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Responding to HOA Rule Violations

One of the perks of living in an HOA community is that there are specific rules in place to protect property value, maintain a certain aesthetic appeal, keep members safe, and create an enjoyable community for all. Many people appreciate knowing that they won’t have to look at a broken-down car in their neighbor’s yard, live next to a home with overgrown grass, or drive past a house that is painted bright pink.

But it is these same rules that can cause trouble sometimes when trash cans aren’t properly stored, a new mailbox doesn’t conform to requirements, or a fence is built without permission. While no one wants to receive a violation notice, it is the HOA’s responsibility to uphold community rules and regulations. Everyone is held to the same expectations, including board members.

If you do receive a violation notice, here are a few tips for handling the situation:

Realize that the first notice is probably a warning. The HOA typically doesn’t jump right to fines because usually members don’t even realize they’ve done something wrong. You will usually receive a warning first letting you know what the problem is and how it can be resolved. Read through the entire notice – don’t just skim it.

Talk to the board. If you believe you received the violation in error or have questions about the notice, ask for more information. Remain calm and respectful as you learn more. It may have been an oversight or misunderstanding, and the problem is likely fairly easy to fix, so no need to get upset. If you don’t agree with the violation, you can also ask about the steps to go about appealing it. It can be helpful to understand why the rule exists in the first place and its purpose before pursuing further action.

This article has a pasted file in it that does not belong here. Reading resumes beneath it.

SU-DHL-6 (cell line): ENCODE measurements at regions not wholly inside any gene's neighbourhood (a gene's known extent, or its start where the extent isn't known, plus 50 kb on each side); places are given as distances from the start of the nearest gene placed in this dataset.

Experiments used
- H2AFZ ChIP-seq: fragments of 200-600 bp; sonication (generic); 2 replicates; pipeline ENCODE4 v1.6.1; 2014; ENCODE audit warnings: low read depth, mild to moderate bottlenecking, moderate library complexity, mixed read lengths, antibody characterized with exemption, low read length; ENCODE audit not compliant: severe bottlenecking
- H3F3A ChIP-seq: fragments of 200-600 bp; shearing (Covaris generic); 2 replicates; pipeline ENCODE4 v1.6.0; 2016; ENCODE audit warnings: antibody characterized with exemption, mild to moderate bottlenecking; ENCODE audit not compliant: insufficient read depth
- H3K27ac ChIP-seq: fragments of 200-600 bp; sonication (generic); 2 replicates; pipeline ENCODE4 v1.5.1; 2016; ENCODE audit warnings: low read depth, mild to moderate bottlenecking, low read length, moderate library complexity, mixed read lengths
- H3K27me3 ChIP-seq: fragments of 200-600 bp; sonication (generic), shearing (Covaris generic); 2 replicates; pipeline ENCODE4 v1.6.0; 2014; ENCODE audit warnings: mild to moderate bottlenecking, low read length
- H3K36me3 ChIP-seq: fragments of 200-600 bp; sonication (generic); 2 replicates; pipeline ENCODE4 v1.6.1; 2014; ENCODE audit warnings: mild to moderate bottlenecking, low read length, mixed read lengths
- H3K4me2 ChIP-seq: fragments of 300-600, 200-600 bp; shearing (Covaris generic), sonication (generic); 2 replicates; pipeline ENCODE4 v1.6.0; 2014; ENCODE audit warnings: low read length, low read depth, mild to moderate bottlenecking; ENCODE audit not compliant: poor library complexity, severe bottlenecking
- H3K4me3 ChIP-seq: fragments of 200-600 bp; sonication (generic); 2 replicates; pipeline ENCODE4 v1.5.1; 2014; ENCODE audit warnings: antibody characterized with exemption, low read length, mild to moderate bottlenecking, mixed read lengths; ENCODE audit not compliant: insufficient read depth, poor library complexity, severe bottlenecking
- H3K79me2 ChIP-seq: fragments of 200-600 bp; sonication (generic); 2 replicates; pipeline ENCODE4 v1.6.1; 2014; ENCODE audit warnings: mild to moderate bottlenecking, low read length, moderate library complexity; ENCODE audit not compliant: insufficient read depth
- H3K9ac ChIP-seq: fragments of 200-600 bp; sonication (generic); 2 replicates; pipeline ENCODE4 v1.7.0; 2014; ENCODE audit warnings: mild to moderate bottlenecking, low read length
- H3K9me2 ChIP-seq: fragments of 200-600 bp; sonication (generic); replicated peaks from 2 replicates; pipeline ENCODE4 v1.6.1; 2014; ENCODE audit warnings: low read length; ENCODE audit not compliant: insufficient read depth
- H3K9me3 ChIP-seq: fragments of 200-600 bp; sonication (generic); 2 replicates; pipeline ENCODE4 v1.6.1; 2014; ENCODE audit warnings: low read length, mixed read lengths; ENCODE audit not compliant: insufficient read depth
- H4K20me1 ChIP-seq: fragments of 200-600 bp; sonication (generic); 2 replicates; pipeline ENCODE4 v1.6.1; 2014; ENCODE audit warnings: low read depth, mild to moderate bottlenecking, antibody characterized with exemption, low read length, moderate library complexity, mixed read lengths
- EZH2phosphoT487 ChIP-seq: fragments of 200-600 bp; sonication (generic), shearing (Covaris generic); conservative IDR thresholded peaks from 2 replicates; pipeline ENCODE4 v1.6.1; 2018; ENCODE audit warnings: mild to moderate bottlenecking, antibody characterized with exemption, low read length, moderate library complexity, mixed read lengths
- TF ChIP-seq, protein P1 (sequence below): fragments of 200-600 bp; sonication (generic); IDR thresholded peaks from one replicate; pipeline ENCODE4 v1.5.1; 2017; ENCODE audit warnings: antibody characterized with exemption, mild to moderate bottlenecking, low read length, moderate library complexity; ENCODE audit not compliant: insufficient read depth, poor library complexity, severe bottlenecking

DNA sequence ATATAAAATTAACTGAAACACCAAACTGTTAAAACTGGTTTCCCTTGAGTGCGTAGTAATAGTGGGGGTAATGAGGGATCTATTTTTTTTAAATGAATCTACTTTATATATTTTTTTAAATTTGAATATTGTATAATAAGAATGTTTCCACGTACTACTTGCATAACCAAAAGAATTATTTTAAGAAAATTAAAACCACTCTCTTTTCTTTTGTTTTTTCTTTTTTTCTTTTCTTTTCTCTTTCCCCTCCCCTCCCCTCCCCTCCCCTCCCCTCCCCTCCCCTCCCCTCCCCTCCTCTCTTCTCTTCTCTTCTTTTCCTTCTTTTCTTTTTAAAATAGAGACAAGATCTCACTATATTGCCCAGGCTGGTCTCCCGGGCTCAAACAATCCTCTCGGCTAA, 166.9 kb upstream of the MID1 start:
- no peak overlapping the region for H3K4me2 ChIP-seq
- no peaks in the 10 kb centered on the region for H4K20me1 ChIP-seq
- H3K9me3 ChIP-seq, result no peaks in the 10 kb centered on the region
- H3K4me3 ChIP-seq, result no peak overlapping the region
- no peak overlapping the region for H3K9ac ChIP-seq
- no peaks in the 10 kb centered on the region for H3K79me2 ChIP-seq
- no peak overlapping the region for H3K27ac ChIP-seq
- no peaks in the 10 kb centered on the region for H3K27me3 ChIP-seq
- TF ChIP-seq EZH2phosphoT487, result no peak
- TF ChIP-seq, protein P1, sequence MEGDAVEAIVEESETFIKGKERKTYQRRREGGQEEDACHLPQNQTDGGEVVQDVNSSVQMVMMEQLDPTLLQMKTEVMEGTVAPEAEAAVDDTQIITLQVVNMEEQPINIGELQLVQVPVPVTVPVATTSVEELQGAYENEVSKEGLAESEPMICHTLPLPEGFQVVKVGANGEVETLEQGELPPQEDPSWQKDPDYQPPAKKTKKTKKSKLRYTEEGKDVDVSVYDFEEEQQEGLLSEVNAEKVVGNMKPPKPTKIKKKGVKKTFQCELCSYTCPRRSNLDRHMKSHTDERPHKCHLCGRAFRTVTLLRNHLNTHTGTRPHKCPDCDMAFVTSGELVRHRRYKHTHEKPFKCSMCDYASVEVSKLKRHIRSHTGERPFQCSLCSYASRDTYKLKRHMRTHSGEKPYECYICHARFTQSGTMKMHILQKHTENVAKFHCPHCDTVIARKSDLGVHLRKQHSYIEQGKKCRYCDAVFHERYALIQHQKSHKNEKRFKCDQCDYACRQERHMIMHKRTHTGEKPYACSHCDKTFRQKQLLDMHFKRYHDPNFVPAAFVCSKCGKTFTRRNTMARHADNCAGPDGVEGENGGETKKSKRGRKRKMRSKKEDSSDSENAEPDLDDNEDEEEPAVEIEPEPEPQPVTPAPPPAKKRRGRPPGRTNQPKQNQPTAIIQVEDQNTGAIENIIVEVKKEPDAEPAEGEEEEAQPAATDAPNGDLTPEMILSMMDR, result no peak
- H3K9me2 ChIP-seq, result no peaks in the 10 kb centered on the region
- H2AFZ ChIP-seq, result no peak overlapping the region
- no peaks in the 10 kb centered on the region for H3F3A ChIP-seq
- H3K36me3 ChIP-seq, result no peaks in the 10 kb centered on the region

Check your governing documents. Look in the rules and regulations provided to see exactly what is and is not permissible. Before making any changes to the exterior of your home, it is always a good idea to double-check with HOA requirements so you can determine if you need approval and what the regulations are. This can help to reduce risk of being in violation.

Work together on a solution. Realize that the violation is not a personal attack on you. Everyone in the community is (or should be) held to the same expectations, and rules enforcement should be carried out uniformly. If there were extenuating circumstances, let the board know. The violation notice will often let you know how to correct the problem, but you can also see if an alternative solution is agreeable to the board if you had something else in mind.

The HOA strives to uphold its governing documents and do what is in the best interest of the entire community. Keeping open lines of communication and talking things through before jumping to conclusions or taking further action is encouraged. When everyone works together, you can help to reduce problems and ensure that rules and regulations make sense for the community and its goals. Partnering with a property management group like Kuester can ensure that rules are fairly and consistently enforced, issues are addressed in a timely manner, and regular communication is maintained. Contact us today to learn more about how we can support your association.

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Bryan Kuester

Bryan Kuester

Bryan is the CEO of Kuester Management Group. He has over 15 years of managing community associations throughout North and South Carolina.

His specialties include Community Association Management - maintenance, budgeting for operational and reserve funding, long-range planning, covenant enforcement, amenity management, onsite management, large scale management.